With its French, Spanish and Creole influences, New Orleans has the oldest black urban community of any city in the country. It also has a shocking history of police brutality that is told in “Black Rage in New Orleans: Police Brutality and African American Activism from WWII to Katrina,” a new book by Leonard N. Moore, Ph.D., to be released by LSU Press in April.
Moore recounts the history of police brutality in the Crescent City along with the energetic opposition waged by blacks. Drawing on police records, records from civil rights organizations, oral histories, and newspaper accounts, he details the problems with an underpaid, understaffed and undereducated police force that had an unwritten mandate to “keep black folks in line.”
By the 1970s enough black officers had been hired that the Black Organization of Police in New Orleans was formed to begin addressing the aggressive policing tactics and to make sure black officers were treated fairly. “There was little the organization could do,” said Moore. “If officers in the organization were perceived as being radical, their career would stall.”
He explained that corruption was woven into the culture from the top ranks. Often black officers were involved in the corruption and brutalized black residents of New Orleans. “In many ways it was easier for them—they couldn’t be accused of racism,” said Moore.
What amazed Moore was the number of ordinary citizens who have protested and voiced their outrage throughout the years. From 1945-2000 he estimates that more than 30 organizations were established to deal with police brutality. Rather than remain passive, African Americans in the city formed anti-brutality organizations, staged marches, held sit-ins, waged boycotts, vocalized their concerns at city council meetings, and demanded equitable treatment. Citizen groups such as the Police Brutality Committee, Committee for Accountable Police, the Liberation League and Community Action Now mobilized and managed to hold police anti-brutality meetings where 4,000 or more people would show up.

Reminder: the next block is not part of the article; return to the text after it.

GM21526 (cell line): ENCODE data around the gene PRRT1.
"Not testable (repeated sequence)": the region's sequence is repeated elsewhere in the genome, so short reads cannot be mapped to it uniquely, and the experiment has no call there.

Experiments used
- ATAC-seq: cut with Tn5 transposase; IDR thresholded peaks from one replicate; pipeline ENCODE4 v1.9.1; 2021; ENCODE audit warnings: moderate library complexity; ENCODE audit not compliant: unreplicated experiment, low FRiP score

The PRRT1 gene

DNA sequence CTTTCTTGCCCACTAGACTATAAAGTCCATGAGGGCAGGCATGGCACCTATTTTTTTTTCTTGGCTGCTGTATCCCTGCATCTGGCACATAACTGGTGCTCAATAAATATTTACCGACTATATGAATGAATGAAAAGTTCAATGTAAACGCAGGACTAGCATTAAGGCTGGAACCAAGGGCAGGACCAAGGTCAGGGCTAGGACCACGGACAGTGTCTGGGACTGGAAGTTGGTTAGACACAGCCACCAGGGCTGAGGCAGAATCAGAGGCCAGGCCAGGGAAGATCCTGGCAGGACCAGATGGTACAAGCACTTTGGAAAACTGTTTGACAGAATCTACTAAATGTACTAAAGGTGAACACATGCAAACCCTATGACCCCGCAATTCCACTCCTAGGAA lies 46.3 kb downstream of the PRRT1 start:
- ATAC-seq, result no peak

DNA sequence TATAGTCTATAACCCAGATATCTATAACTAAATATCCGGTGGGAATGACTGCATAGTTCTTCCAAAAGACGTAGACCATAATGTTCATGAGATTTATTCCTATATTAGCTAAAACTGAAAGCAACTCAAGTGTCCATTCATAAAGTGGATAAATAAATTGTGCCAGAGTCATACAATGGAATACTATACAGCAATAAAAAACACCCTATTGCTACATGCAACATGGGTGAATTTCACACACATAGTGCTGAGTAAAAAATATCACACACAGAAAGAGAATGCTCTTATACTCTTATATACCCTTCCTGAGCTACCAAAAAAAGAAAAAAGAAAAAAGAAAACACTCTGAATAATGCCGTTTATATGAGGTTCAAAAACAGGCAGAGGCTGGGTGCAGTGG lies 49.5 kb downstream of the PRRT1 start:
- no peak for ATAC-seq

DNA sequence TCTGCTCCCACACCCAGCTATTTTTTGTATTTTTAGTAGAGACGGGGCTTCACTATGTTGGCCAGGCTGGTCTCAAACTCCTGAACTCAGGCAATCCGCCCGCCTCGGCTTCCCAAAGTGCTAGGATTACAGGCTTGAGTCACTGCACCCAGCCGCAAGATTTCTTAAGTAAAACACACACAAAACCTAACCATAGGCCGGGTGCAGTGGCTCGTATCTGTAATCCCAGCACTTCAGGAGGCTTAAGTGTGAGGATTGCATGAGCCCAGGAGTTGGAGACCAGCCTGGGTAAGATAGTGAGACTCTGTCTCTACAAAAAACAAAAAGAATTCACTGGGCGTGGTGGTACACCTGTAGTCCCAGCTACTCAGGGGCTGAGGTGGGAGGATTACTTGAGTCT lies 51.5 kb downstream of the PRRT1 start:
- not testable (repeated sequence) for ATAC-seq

Corruption and brutality continued unabated until the late 1980s-mid 1990s. In 1994, Washington, D.C. assistant chief of police Richard Pennington was hired to head up the New Orleans Police Department and he began a series of reforms including community policing practices, increased training, better pay and other reforms. During his tenure more than 350 police officers were indicted, fired or disciplined for misconduct. He left for Atlanta in 2002 after running for mayor and losing to Ray Nagin.
The effects of Pennington’s reform effort were not lasting. For example, there were high profile incidents such as one on Danziger Bridge, when police opened fire, killing a mentally retarded man and one other person, just days after Hurricane Katrina. Even in the past year, the Louisiana Weekly and the Times Picayune reported a coalition of community leaders, civil rights activists and ministers gathered to demand justice and answers after a fatal shooting involving plain- clothes police officers left a 22-year-old New Orleans man dead, shot 12 times.
Moore’s goal for the book: “I’m hoping that when people pick up the book, they will see how brutality has been persistent. It is an everyday fact of life for many American people.”